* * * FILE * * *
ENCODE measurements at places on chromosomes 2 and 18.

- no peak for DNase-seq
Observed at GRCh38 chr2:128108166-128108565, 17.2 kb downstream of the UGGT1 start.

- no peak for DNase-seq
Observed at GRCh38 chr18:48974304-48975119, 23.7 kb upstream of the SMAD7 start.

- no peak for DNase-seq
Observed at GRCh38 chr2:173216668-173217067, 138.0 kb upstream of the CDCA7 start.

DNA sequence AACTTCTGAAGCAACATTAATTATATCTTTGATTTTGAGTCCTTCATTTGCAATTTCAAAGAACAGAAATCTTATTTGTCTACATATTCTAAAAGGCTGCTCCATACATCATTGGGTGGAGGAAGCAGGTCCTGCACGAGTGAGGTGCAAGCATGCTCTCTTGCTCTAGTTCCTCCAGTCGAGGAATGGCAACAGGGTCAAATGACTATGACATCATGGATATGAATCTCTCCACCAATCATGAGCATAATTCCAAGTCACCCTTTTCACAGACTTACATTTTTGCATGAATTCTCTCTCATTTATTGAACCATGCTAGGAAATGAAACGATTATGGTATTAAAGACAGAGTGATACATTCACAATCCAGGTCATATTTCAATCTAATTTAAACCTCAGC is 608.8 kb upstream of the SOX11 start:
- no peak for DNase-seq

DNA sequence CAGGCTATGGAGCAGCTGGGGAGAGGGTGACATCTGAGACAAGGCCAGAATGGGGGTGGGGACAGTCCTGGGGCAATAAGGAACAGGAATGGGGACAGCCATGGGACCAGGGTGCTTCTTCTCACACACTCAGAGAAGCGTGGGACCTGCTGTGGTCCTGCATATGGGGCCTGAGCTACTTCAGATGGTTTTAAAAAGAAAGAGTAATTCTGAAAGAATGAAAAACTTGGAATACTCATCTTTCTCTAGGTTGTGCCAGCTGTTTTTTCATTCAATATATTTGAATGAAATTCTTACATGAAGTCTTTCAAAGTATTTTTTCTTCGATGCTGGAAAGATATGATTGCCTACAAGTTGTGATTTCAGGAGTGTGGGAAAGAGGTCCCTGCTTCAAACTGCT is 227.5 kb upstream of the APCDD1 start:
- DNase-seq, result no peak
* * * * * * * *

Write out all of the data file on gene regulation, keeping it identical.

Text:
ENCODE measurements at places on chromosomes 2 and 18.

- no peak for DNase-seq
Observed at GRCh38 chr2:128108166-128108565, 17.2 kb downstream of the UGGT1 start.

- no peak for DNase-seq
Observed at GRCh38 chr18:48974304-48975119, 23.7 kb upstream of the SMAD7 start.

- no peak for DNase-seq
Observed at GRCh38 chr2:173216668-173217067, 138.0 kb upstream of the CDCA7 start.

DNA sequence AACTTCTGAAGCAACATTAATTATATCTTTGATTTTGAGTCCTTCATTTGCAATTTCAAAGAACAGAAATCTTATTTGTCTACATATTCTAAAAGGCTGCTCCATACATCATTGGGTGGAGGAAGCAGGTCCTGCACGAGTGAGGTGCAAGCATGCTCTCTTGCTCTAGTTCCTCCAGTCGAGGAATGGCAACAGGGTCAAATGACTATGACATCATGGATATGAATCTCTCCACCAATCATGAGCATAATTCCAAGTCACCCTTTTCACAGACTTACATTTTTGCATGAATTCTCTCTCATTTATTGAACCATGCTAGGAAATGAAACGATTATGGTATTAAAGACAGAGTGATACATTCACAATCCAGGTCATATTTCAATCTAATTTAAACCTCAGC is 608.8 kb upstream of the SOX11 start:
- no peak for DNase-seq

DNA sequence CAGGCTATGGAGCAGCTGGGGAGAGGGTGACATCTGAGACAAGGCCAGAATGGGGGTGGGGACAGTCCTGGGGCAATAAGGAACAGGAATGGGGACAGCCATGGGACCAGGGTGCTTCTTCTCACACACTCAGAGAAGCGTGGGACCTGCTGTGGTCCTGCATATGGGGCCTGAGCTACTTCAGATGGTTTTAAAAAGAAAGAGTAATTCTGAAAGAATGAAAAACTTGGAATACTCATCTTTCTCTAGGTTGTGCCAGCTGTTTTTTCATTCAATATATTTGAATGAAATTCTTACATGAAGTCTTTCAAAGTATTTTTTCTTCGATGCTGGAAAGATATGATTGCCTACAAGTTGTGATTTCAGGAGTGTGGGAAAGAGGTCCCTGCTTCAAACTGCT is 227.5 kb upstream of the APCDD1 start:
- DNase-seq, result no peak